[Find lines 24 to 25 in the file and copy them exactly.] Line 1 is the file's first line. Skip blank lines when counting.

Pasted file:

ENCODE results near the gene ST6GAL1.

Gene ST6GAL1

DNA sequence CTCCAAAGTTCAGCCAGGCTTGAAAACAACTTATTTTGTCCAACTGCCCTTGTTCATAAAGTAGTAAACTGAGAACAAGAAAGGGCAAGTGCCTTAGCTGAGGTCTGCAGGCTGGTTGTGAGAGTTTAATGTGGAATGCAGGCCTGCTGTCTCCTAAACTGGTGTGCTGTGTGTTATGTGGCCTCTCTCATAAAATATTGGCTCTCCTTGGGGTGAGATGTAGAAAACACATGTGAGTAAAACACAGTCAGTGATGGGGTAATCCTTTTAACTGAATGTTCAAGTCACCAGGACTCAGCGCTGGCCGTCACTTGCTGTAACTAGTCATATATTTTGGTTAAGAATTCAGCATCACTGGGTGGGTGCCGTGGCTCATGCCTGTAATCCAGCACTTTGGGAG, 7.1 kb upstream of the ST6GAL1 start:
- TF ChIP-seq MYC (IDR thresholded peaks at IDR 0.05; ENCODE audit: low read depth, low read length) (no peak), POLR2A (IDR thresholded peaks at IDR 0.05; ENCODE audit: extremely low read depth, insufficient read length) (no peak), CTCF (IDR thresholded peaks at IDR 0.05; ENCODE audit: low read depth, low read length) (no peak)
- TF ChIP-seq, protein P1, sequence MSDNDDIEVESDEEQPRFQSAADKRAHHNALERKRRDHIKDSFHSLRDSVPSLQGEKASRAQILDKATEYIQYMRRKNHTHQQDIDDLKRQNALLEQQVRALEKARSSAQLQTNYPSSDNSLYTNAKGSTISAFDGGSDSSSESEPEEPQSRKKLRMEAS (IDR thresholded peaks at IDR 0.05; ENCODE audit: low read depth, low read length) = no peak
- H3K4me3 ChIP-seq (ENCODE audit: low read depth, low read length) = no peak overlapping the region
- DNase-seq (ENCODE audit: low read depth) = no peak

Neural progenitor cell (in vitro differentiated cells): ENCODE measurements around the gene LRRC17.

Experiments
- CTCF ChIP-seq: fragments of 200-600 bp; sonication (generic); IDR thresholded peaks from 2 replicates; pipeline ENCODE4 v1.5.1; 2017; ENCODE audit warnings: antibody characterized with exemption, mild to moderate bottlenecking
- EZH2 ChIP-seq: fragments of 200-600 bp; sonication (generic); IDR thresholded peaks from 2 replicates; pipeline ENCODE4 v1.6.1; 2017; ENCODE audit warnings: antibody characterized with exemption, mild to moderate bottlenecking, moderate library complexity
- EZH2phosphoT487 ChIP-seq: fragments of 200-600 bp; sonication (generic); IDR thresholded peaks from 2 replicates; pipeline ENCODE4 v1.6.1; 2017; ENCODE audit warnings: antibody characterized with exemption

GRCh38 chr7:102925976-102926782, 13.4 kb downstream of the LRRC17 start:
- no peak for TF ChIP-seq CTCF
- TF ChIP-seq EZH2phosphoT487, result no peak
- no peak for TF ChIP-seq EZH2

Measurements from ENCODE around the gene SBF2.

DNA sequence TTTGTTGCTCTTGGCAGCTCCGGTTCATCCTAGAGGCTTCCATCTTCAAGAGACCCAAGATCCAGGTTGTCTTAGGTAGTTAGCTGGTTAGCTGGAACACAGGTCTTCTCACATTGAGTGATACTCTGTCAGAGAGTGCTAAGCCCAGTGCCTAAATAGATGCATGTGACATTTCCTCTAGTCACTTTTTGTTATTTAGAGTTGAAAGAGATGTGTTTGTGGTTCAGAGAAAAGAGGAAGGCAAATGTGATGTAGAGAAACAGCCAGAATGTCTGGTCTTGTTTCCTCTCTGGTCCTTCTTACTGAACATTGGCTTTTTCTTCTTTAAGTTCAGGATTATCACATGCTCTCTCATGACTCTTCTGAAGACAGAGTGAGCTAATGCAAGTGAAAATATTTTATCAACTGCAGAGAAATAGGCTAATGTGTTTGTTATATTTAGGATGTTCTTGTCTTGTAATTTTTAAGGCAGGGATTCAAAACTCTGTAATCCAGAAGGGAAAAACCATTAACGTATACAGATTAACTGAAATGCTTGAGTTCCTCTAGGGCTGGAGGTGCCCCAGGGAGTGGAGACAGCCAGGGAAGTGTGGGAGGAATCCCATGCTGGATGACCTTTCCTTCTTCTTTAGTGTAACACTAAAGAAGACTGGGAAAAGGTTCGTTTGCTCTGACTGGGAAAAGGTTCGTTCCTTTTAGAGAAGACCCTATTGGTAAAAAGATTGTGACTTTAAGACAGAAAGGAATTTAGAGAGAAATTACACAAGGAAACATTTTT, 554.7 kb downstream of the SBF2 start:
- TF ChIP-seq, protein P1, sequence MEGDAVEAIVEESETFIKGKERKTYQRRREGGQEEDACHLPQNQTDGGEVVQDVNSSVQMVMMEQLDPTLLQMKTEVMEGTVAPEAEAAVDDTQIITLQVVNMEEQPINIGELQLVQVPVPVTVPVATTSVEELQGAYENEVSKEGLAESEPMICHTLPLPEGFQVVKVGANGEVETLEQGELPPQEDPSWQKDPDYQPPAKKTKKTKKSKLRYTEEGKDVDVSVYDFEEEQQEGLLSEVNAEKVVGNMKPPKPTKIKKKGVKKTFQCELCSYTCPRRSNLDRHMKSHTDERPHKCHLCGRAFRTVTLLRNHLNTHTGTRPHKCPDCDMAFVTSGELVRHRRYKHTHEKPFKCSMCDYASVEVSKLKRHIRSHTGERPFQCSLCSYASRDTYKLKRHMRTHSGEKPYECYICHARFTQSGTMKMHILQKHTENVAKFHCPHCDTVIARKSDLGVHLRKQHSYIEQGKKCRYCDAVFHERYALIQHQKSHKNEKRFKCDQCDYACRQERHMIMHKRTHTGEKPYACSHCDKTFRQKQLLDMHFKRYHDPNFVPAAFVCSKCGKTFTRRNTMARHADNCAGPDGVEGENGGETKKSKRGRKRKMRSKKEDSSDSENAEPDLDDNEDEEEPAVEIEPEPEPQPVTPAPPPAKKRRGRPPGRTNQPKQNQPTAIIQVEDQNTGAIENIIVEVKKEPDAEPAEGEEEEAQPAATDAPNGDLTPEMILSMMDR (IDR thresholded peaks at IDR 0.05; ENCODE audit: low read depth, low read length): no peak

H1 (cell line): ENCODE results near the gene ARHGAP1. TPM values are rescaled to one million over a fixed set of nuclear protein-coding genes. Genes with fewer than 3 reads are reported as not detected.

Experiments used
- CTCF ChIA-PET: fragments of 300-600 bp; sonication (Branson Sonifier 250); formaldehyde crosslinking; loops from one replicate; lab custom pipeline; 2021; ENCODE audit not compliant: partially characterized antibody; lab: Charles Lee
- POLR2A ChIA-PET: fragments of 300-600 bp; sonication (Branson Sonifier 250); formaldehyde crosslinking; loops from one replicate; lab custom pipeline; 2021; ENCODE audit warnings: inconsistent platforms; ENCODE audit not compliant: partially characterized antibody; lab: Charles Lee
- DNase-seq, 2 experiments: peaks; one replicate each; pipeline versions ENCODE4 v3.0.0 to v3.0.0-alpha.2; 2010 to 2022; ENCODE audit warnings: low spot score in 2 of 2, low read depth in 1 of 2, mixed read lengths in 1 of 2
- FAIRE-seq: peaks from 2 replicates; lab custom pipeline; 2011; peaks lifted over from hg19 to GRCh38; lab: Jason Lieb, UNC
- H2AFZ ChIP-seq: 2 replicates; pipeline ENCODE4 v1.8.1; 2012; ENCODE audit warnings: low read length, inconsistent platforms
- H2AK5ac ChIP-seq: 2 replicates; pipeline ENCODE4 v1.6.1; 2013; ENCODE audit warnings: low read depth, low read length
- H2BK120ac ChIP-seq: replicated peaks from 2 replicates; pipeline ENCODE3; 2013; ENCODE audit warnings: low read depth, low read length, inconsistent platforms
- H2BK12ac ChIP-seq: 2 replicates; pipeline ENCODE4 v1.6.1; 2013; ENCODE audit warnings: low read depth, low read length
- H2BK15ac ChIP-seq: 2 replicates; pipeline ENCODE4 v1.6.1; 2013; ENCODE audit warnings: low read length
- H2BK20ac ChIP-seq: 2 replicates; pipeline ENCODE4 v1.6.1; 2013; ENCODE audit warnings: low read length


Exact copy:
- DNase-seq, 2 experiments: peaks; one replicate each; pipeline versions ENCODE4 v3.0.0 to v3.0.0-alpha.2; 2010 to 2022; ENCODE audit warnings: low spot score in 2 of 2, low read depth in 1 of 2, mixed read lengths in 1 of 2
- FAIRE-seq: peaks from 2 replicates; lab custom pipeline; 2011; peaks lifted over from hg19 to GRCh38; lab: Jason Lieb, UNC